This post originally published in National Journal of Nursing Off the Charts blog. Author Sue Hasmiller is currently deployed as a Red Cross volunteer. This is her third post from Alabama. See her first and second.
Hackleburg Is Gone!
Picture yourself in your present surroundings; take a look around at the buildings, the houses—and now try to picture them completely gone, with you standing right in the middle of it. That is what Hackleburg went through on April 27. Ninety percent of the small town is gone. You can tell that people lived there by the personal items strewn about, but you can hardly tell where the houses once stood. They have all been flattened. This is very different from the aftermath of the flood following Hurricane Katrina, when the flood-soaked houses were pretty much left standing.
Standing there in the middle of the rubble with family members, it’s hard for me to imagine how anyone survived this. But they did . . . at least most of them. This is a close-knit, church-going town, and are all there for one another. Their spirit is unfathomable. Frank (not real name) shows me where his sister was blown to and her medical bag, which he found. She was a paramedic. He shows me where they found the baby, and the fish pond his kids used to play in when they were small, and how he wishes the water and fish were still there. But they’re gone too. He wished he could show me the bathtub that saved his mother, but he can’t find it. He brought me to his “kinfolk” where they were eating their dinner: hot dogs on the grill and cupcakes from Walmart. They were happy to be alive—except for the matriarch, who asked God why He took her daughter and not her. The survivor guilt is unbearable. Frank tells me they will rebuild, love one another even more, and move on. I wonder how they will . . . .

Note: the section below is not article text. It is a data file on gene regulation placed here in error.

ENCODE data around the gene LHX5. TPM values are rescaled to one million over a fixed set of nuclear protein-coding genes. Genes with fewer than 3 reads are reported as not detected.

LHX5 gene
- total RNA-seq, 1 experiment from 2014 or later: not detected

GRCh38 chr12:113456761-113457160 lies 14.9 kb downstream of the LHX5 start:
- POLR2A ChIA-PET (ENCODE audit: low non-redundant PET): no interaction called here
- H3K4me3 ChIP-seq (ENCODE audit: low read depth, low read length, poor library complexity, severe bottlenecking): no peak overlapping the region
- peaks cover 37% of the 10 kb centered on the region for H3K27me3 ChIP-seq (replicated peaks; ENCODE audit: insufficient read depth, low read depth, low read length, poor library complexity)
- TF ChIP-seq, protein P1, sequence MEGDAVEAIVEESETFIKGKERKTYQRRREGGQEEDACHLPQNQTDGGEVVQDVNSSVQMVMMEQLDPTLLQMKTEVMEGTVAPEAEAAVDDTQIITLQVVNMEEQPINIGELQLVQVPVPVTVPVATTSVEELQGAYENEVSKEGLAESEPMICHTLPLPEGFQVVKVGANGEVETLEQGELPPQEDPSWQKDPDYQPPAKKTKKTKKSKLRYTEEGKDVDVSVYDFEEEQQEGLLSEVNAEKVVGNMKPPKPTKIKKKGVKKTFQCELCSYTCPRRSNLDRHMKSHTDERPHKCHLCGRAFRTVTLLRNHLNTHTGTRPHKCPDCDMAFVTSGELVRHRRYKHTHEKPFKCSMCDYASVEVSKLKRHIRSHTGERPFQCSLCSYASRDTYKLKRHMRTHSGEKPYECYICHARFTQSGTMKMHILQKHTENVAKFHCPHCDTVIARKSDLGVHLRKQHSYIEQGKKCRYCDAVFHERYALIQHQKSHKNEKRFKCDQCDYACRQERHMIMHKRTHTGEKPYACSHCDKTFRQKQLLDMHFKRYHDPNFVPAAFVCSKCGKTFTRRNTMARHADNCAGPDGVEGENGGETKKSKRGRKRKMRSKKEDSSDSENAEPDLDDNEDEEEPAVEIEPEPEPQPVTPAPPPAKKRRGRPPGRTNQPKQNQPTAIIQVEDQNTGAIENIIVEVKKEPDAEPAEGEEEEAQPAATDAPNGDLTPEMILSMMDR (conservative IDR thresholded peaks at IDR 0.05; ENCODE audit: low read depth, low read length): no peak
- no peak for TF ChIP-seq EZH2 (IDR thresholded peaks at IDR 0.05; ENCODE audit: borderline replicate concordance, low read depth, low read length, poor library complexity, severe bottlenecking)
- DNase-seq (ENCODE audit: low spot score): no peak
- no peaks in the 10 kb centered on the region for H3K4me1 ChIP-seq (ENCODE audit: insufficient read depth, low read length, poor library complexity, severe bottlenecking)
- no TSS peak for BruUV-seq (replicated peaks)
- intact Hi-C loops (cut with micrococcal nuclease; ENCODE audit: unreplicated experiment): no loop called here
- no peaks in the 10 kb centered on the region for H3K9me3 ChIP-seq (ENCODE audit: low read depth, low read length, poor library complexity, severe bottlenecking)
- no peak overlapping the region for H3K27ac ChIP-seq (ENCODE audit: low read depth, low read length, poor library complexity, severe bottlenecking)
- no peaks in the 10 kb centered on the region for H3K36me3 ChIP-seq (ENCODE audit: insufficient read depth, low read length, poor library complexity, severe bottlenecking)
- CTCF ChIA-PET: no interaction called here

Out and About as a Public Health Nurse
We were supposed to take off today, in honor of Mother’s Day, but I saw no purpose in sitting idle. My daughter, back in New Jersey, eased my separation anxiety by telling me that every day was like Mother’s Day to her.
I attended church service in Hackleburg to help pray for the victims and to show the support of the Red Cross for the community. Besides, when you’re a public health nurse at heart, church services are good ways to get to know the community and find out additional needs. The people of this rural area are humble and grateful people and don’t take asking for assistance lightly. They can’t believe that so many people from around the country have come to help them.
The afternoon found me on an emergency response vehicle (ERV) slated to deliver meals to the shut-ins; it also doubles as a low-key way to make health assistance visits. ERV drivers like taking either a nurse or mental health worker with them, since the needs are great. One woman with severe Parkinson’s disease showed me the chair in the tiny closet she sat in as the tornado blow over head. Two weeks later she is still shaken up, so I sit and talk with her a while. She couldn’t believe that God was allowing her more time on earth. Another woman was showing early signs of congestive heart failure. I stayed while her daughter called the doctor and read him the list of symptoms that we’d prepared together: slight wheezing, leg swelling, minimal bathroom visits, wet cough, shortness of breath on exertion. Verifying that she could get a ride to the pharmacy to pick up the Lasix, I was finally free to be on my way. Free food, we announced up one street and down another, and as we delivered the boxes, I said: I’m a nurse; are you ok?
Red Cross “CSI” Unit
Clara Barton started the Red Cross by spending time locating missing soldiers from both sides in the Civil War. That work still goes on at the Red Cross, especially at times of disaster. Some especially good work was done by this organization in reconnecting Holocaust victims to friends and family members. Now, there are a number of missing people in Alabama and we are on the hunt to find them.
The Red Cross CSI units, officially known as “Safe and Well Units,” are dispersed to do their interviews and put the pieces together. People are missing for a variety of reasons: language barriers, getting sent to hospitals far from their homes, body parts not readily identifiable or blown far from their homes, people moving out of the area and not telling anyone, and more. The Safe and Well Unit doesn’t rest until every person has been found, either dead or alive. To help them with their work, we are all asking every client to register on the Safe and Well Web site, so friends and family from afar will rest easy knowing that their friend or loved one is accounted for.